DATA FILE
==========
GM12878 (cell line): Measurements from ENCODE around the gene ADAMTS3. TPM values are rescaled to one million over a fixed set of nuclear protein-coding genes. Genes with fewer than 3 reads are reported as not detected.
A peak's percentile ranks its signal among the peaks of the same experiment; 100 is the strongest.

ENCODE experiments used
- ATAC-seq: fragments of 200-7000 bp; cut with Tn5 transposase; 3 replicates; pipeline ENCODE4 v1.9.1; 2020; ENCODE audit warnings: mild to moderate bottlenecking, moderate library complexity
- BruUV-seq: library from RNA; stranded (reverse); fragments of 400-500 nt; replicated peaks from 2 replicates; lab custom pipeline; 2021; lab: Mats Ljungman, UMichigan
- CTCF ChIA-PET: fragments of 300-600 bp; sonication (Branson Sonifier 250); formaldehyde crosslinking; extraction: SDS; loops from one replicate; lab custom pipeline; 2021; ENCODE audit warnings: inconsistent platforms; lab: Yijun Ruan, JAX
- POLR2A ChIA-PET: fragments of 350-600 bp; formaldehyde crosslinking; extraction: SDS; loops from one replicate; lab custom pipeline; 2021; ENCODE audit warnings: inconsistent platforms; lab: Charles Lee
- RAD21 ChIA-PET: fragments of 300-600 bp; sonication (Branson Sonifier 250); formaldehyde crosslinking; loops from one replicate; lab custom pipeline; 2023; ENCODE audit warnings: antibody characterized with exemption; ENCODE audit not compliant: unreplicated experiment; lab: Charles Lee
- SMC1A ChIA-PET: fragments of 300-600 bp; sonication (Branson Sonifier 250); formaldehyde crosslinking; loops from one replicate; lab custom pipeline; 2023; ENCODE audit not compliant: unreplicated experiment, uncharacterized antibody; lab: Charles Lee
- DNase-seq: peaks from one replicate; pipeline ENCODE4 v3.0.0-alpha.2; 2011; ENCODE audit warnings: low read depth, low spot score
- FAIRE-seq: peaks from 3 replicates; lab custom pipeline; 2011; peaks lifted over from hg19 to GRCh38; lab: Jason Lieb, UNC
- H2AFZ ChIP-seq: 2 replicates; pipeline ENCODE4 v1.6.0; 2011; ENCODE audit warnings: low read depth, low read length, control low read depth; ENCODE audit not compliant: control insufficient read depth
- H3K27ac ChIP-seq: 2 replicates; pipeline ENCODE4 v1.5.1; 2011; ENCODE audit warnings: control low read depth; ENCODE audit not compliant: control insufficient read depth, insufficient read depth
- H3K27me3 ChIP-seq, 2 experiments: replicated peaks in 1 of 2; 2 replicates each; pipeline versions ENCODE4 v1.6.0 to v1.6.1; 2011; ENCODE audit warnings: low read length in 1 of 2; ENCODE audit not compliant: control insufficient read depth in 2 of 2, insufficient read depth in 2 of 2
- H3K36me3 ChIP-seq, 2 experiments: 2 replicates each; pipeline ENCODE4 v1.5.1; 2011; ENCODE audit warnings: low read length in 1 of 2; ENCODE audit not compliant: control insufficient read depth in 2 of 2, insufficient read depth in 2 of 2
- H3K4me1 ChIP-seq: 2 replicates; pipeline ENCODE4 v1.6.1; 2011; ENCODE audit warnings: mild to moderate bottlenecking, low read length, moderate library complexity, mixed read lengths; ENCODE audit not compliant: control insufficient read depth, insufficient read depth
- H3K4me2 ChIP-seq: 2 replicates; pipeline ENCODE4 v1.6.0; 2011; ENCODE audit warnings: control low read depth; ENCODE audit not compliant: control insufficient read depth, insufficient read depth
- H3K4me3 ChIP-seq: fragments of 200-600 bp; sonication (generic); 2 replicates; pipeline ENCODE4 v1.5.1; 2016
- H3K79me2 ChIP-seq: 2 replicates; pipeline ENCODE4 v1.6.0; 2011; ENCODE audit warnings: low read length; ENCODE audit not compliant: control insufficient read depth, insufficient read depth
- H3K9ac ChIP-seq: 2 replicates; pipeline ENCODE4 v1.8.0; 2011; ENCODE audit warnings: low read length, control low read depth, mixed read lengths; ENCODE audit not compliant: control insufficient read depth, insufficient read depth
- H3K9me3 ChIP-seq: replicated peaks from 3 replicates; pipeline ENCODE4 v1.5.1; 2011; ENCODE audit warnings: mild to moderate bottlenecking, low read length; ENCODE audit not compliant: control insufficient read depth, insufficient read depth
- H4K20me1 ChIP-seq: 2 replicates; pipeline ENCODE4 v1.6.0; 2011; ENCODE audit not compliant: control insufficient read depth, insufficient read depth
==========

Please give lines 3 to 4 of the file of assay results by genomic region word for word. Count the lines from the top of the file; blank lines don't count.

ENCODE experiments used
- ATAC-seq: fragments of 200-7000 bp; cut with Tn5 transposase; 3 replicates; pipeline ENCODE4 v1.9.1; 2020; ENCODE audit warnings: mild to moderate bottlenecking, moderate library complexity